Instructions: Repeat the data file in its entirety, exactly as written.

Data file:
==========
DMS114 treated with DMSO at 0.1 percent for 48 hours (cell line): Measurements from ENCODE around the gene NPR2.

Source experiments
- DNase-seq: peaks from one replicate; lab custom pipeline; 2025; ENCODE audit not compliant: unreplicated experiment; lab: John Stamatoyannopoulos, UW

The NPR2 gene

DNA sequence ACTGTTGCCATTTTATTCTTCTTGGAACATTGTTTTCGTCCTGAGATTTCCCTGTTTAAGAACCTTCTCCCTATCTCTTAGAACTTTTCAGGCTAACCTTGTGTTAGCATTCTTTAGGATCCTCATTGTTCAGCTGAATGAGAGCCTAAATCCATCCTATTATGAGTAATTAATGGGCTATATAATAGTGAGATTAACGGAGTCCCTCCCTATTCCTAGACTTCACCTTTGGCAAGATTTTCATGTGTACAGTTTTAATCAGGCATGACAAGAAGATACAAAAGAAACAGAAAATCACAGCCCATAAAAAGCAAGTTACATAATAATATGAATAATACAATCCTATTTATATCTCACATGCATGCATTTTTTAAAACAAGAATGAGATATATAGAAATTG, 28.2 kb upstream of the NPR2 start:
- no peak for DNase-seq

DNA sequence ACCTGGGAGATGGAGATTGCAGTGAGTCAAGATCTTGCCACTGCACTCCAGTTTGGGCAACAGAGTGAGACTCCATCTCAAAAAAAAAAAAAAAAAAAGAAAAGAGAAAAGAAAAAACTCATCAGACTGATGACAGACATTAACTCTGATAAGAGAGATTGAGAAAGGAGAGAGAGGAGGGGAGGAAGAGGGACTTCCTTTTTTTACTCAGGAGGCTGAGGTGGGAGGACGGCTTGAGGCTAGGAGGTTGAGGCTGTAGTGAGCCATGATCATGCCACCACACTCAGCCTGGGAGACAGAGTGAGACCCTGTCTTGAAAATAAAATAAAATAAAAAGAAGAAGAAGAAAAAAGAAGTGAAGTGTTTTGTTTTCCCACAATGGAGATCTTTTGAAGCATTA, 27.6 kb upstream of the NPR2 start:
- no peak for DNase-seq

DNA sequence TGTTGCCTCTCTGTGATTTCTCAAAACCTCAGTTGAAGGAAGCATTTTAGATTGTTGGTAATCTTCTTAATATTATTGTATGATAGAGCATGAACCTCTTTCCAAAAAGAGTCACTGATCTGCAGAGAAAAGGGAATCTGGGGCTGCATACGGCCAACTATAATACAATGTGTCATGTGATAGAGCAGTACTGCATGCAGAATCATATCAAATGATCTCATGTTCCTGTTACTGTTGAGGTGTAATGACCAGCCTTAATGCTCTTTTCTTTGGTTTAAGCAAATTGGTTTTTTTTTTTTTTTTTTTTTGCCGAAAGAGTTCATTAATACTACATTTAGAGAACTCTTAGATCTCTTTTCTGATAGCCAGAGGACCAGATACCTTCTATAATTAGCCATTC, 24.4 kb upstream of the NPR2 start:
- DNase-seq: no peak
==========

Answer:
DMS114 treated with DMSO at 0.1 percent for 48 hours (cell line): Measurements from ENCODE around the gene NPR2.

Source experiments
- DNase-seq: peaks from one replicate; lab custom pipeline; 2025; ENCODE audit not compliant: unreplicated experiment; lab: John Stamatoyannopoulos, UW

The NPR2 gene

DNA sequence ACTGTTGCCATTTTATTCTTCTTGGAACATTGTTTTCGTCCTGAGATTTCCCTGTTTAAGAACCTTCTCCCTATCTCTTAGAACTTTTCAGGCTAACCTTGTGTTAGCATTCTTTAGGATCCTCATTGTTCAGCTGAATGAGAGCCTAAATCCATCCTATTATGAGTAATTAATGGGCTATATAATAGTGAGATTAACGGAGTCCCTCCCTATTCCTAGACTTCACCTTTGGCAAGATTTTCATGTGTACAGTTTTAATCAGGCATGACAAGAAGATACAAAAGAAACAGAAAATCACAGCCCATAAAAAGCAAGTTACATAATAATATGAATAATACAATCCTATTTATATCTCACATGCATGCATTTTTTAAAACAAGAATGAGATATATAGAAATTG, 28.2 kb upstream of the NPR2 start:
- no peak for DNase-seq

DNA sequence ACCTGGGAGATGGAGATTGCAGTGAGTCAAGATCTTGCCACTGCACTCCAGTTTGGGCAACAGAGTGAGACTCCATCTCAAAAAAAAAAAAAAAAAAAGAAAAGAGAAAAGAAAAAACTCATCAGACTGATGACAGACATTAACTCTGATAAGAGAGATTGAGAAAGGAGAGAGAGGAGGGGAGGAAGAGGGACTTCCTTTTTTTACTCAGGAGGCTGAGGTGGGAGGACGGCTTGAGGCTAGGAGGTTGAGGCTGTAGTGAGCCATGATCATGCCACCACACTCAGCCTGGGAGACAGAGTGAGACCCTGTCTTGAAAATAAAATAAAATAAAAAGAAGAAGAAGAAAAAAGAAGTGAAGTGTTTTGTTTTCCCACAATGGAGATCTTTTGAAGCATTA, 27.6 kb upstream of the NPR2 start:
- no peak for DNase-seq

DNA sequence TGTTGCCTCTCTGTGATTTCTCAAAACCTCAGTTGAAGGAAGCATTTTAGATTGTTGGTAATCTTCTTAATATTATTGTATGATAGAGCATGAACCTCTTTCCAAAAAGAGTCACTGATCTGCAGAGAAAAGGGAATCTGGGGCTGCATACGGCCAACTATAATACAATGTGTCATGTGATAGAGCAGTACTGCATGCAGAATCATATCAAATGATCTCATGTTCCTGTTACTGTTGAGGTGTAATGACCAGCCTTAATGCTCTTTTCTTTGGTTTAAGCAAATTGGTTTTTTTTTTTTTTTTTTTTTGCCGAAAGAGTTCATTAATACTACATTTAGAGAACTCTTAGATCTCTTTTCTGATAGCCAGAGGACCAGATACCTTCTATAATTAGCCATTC, 24.4 kb upstream of the NPR2 start:
- DNase-seq: no peak